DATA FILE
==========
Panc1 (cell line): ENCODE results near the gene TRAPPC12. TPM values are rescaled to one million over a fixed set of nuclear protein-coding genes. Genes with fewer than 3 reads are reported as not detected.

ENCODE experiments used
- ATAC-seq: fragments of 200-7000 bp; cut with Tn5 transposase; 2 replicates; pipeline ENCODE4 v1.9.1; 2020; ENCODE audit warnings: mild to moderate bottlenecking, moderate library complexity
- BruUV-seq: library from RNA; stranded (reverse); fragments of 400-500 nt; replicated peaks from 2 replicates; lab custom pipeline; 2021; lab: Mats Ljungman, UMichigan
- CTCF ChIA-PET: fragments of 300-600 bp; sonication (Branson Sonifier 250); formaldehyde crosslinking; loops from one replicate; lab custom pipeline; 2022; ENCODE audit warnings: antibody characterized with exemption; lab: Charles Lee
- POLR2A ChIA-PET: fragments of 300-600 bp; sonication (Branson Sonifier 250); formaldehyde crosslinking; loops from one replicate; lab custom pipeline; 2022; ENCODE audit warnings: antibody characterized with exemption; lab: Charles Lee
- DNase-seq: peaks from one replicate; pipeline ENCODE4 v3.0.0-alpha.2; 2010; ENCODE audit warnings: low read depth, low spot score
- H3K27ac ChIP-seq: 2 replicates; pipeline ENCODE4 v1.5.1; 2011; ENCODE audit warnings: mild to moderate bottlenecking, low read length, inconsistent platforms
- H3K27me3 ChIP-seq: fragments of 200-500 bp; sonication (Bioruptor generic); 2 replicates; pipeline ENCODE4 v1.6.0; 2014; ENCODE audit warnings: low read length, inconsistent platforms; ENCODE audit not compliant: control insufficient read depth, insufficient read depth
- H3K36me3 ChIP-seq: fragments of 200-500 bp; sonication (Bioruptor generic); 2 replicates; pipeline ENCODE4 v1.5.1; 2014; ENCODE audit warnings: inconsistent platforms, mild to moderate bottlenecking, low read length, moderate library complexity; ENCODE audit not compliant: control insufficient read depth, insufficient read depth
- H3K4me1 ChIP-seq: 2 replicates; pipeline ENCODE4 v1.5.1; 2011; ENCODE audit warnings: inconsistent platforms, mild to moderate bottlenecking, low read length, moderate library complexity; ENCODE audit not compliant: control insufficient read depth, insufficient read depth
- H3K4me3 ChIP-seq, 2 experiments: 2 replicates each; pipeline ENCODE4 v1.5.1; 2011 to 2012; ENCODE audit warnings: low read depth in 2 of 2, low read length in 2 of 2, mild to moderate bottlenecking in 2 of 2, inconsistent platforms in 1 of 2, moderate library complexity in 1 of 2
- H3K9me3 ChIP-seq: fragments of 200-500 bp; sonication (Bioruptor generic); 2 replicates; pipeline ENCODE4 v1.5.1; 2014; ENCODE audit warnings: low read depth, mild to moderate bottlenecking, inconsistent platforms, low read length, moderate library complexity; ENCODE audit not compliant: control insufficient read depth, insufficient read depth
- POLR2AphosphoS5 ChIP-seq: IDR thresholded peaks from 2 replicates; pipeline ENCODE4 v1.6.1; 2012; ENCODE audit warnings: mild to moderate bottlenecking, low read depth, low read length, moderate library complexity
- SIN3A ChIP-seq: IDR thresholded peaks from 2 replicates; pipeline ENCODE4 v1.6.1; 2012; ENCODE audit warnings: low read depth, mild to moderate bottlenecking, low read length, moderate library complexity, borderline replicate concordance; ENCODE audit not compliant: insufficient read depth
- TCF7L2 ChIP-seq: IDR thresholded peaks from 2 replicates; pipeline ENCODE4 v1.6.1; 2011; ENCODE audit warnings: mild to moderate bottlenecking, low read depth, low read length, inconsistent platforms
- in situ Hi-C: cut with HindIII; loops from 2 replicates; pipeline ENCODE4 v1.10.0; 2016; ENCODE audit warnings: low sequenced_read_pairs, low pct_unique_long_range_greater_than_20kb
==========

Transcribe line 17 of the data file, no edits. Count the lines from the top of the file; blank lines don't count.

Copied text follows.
- in situ Hi-C: cut with HindIII; loops from 2 replicates; pipeline ENCODE4 v1.10.0; 2016; ENCODE audit warnings: low sequenced_read_pairs, low pct_unique_long_range_greater_than_20kb